The Breadfruit “Uru”
How to cook the breadfruit and many other interesting facts about the superfruit
“Regarding food, if a man plants 10 (breadfruit) trees in his life he would completely fulfill his duty to his own as well as future generations…” This was what Sir Joseph Banks said in 1769 when he discovered the Breadfruit with James Cook as the first europeans in Tahiti and he was right to say that.
The breadfruit or “Uru” as it is called in Tahitian is a tropical “superfood” that grows mostly in the areas of South Asia and the Pacific Islands. Why do we call it a “superfood”? Let’s find it out together and additionally look at some of the tahitian ways to cook and enjoy the breadfruit.
Basics about the breadfruit
The breadfruit brings quite a bunch of advantages with it. It is an extremly nutrient-rich and filling fruit. Additionally it is easy to grow in a tropical environment and one tree can produce up to 200 fruits or more in only one season, which makes it to one of the most yielding food plants on earth.
The size is fairly comparable to one of a coconut and it’s weight can go up to 6 kg for some sorts.
The taste when cooked, is very similar to this of a potato and it’s texture resembles the one of a freshly baked bread which is also where the name comes from.
How to cook a breadfruit
Today we are going to look at some of the tahitian ways to cook and prepare a breadfruit-meal. For this we will start with the most common and easiest way. We will prepare our breadfruit like bread which you can eat with butter or anything else you like to eat your “bread” with. For this, we have nothing more to do than heating our breadfruit. In general it is better to choose a harder fruit as soft ones will smudge easily when cooking and leave a mess.
In our case we will do it in the traditional way on an open fire. You don’t even need a grid or something to place the Uru on top of the fire. It is totally fine to place it directly inside.
You can see in the image that we also put some carves into the fruit so that the heat can enter better but this is not necessary.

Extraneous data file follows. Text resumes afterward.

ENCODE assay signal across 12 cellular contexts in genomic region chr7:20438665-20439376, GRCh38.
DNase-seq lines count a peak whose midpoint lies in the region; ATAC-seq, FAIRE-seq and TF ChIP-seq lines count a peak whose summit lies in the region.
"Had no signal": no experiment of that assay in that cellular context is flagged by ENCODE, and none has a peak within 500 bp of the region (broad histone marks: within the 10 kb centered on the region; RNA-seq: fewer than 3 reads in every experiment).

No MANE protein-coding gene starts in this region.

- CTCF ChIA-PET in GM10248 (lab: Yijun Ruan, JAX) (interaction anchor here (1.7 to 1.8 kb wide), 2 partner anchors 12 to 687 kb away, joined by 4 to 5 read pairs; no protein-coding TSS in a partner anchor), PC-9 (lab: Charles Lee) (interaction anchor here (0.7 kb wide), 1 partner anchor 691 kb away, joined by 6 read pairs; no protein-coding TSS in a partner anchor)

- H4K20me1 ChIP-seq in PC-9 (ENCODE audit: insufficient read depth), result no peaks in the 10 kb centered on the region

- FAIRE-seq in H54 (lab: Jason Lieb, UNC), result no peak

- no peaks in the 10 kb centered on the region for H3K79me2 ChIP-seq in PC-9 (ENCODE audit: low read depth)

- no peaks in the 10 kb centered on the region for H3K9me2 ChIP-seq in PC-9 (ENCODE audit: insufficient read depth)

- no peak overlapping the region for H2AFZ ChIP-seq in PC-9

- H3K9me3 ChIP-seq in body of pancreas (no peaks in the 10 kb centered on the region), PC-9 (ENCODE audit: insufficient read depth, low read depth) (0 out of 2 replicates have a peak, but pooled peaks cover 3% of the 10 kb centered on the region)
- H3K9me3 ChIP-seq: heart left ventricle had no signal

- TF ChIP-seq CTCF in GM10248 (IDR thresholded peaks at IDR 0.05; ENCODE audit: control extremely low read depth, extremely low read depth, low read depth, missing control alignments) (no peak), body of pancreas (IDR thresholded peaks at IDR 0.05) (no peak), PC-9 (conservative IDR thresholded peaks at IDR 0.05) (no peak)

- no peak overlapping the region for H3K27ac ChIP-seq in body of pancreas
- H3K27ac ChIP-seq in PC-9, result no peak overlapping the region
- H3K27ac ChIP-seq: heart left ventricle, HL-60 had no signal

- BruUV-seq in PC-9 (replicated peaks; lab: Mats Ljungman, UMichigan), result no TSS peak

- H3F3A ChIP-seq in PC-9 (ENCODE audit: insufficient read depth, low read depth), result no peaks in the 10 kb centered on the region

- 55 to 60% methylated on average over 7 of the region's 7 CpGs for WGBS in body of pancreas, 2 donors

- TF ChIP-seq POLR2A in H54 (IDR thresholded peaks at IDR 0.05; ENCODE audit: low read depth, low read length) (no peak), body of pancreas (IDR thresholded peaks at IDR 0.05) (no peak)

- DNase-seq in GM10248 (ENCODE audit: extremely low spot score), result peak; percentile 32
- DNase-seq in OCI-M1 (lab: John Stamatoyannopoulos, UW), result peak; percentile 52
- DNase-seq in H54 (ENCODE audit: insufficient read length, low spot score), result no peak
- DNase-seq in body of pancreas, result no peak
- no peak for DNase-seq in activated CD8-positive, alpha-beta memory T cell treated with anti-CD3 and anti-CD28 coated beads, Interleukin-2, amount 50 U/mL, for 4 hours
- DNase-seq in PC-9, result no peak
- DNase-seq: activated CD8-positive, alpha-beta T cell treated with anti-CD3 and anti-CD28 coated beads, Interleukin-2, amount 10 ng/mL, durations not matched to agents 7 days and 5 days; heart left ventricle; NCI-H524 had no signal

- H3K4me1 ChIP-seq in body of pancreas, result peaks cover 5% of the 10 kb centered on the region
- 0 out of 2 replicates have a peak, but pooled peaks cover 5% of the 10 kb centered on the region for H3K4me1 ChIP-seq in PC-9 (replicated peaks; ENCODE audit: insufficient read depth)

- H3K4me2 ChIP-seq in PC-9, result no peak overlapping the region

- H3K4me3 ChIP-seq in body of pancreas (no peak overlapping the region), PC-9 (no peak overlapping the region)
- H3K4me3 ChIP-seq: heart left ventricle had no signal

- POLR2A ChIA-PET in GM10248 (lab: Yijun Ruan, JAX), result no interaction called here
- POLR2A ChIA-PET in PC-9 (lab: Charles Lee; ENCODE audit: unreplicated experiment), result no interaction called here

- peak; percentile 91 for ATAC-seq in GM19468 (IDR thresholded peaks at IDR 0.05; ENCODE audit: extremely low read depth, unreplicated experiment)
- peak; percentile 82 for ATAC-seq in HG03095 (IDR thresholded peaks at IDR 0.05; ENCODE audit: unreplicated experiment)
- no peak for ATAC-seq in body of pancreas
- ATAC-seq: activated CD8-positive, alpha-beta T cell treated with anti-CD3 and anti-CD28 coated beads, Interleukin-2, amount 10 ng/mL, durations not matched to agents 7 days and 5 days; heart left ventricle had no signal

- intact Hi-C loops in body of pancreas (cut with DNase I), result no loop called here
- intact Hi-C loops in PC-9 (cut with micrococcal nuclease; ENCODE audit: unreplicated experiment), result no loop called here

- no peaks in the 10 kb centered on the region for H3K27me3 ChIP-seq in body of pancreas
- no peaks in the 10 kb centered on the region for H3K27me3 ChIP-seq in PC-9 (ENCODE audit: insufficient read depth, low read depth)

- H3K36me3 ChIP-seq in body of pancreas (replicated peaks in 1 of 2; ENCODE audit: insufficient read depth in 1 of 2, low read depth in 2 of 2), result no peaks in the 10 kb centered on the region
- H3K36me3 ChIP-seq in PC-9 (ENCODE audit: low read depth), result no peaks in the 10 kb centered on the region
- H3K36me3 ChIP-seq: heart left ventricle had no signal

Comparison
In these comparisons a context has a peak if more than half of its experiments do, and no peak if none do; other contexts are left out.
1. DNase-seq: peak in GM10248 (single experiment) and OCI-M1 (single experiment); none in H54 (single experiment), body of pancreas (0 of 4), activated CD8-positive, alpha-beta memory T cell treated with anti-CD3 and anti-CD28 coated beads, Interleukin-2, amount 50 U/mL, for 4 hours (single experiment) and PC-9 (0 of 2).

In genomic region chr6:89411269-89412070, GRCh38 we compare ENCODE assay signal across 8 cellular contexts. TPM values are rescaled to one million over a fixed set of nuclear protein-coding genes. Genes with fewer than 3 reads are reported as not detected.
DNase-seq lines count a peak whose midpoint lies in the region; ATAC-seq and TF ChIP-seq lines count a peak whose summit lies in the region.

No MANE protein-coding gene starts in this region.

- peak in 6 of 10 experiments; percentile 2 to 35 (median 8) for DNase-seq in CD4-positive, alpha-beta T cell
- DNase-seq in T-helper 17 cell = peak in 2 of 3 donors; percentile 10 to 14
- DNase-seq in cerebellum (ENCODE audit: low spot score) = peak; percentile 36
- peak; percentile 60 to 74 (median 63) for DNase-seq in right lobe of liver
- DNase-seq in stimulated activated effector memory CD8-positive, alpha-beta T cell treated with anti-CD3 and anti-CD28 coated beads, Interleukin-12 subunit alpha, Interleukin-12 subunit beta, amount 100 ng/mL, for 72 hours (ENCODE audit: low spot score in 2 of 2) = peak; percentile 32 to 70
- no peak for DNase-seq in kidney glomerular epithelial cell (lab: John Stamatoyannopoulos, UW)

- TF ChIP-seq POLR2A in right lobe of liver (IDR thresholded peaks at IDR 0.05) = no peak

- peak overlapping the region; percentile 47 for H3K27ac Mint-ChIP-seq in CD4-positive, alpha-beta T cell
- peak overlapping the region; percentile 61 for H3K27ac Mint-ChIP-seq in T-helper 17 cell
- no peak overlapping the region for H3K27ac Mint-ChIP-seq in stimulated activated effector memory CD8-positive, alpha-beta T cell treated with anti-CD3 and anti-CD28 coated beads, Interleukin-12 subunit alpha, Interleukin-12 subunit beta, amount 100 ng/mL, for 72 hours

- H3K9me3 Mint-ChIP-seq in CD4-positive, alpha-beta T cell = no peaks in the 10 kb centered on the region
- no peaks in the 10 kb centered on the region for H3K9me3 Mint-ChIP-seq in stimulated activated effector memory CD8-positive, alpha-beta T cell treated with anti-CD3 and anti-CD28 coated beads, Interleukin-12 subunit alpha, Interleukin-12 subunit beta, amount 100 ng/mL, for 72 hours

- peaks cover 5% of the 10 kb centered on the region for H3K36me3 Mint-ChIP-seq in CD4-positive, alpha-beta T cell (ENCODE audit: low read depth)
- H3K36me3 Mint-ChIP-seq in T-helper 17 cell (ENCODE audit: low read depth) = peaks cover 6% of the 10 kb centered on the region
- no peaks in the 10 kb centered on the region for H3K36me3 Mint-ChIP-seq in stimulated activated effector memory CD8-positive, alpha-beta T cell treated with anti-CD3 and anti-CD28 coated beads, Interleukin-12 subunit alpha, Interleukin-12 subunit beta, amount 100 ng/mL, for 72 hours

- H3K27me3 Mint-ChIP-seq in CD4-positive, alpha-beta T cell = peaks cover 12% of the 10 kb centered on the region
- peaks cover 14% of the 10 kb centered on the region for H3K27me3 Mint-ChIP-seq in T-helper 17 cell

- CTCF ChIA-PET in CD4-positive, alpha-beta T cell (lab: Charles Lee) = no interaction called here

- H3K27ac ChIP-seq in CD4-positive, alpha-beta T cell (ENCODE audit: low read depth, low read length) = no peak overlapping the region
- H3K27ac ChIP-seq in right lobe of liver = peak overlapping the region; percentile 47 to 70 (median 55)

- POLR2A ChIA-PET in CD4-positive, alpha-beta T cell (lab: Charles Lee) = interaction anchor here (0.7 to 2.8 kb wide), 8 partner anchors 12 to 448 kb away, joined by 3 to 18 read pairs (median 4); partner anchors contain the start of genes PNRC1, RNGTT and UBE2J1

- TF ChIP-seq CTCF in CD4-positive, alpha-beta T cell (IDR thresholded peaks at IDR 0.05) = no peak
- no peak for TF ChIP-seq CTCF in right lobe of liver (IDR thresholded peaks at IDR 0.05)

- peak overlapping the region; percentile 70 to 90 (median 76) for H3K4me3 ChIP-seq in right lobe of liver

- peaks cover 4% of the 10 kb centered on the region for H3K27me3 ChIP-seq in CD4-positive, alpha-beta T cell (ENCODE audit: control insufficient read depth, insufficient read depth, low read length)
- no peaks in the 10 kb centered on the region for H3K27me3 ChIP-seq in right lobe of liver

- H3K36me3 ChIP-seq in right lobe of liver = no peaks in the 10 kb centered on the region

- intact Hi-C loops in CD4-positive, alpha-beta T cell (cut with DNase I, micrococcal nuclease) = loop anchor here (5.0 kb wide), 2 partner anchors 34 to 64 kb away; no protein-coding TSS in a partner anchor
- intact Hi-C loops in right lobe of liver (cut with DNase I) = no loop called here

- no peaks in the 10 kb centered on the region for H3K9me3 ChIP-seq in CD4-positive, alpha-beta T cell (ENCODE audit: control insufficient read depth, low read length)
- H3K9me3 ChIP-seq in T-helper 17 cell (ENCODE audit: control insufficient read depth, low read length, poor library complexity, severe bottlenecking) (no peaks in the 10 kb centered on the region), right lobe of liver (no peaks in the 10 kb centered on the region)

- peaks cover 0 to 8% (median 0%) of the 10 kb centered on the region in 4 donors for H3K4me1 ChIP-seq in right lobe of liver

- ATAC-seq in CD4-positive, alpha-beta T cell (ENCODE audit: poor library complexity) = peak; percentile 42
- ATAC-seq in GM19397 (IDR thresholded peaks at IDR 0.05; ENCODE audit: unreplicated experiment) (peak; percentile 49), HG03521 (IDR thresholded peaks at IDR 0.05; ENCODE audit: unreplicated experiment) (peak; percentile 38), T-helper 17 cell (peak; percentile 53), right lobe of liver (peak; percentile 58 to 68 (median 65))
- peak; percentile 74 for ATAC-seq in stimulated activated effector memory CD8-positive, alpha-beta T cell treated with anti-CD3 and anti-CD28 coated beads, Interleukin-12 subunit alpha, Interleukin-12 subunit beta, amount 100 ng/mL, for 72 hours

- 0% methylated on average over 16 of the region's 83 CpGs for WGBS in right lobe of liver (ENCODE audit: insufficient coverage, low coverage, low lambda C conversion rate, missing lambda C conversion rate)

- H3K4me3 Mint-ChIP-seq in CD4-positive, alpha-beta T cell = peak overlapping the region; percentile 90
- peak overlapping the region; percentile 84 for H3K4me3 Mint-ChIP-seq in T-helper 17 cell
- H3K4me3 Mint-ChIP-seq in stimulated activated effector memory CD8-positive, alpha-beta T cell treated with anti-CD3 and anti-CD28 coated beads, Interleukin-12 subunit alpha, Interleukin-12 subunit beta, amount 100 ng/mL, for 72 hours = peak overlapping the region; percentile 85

We leave the breadfruit on the fire until the whole skin is burned and black like ash. This is the moment when the inside is cooked properly.
Afterwards we start peeling and in contrast to the dark black outside we find the bright, yellow and bread-like fruit flesh beneath.
The result we can now cut into pieces and already enjoy like this but before we put it on the plate, we will look at some other ways to enjoy the breadfruit. For this we prepare uncooked breadfruit by again peeling the skin off and cutting it in two different ways.
You can peel the skin exactly like before except that the fruit will be a little harder. After this, we prepare a bowl as fine sliced pieces and almost two complete breadfruits for big pieces in the right bowl.
The first and my favorite way of eating this fruit is actually in form of chips. You heard that right! We can make chips out of a fruit. Not any kind of chips with fruit-flavor of course. The only thing we need is the breadfruit and if you like, a little bit of salt.
The process is quite simple. Everything you have to is take our prepared fine sliced pieces (without cooking them) and fry them in the pan with enough oil. As a final touch you can also season them with some salt to give them the right flavor for the next movie night 😉
We don’t only call this fruit breadfruit for its flavor or consitency. We can actually use it to produce real flour. This way is a little more time-consuming than the others and you will need quite a good amount of breadfruits.
Same as for the chips we don’t have to cook the fruit but we will need to grate our prepared pieces. Once you grated, you add some water and press the fruit exactly like we did for the coconut milk. Finally you have to leave the juice in strong sun for at least 1-2 days to dry until the water will evaporate and only the flour will be left.
Uru – Pua’atoro
After the preperation it is time to set-up a real tahitian “Uru” dish. Therefore we use a leaf as our plate…ok in our case there is still a plate beneath but if you want to eat traditionally you just take the leaf 😉
First we add the normally cooked breadfruit from the start and our chips. What you can see as well on our plate is some cooked corned beef we perpared with onions and garlic. Pua’atoro, how it is called, is a very common and popular meat in Tahiti to enjoy the breadfruit with. You just dip the cooked breadfruit as well as the chips, if you like, into the corned beef.
Finally we prepared kind of a mashed breadfruit with coconut milk added to it. As you maybe already guessed, the tahitian culture is a lot about coconut milk and it is very fitting as it makes the breadfruit a little less dry when eating. Also it serves as a desert to round up this traditional dish.
This was our little wrap-up of the tahitian ways to prepare and eat the tropical super fruit, the “Uru”.
You may have noticed we didn’t acutally use the produced flour from before. This is because of the low quantity we got out of two breafruits. But if you would like to know more about this or the breadfruit in general don’t bother to let me know 🙂
Thank you for reading and until next time!
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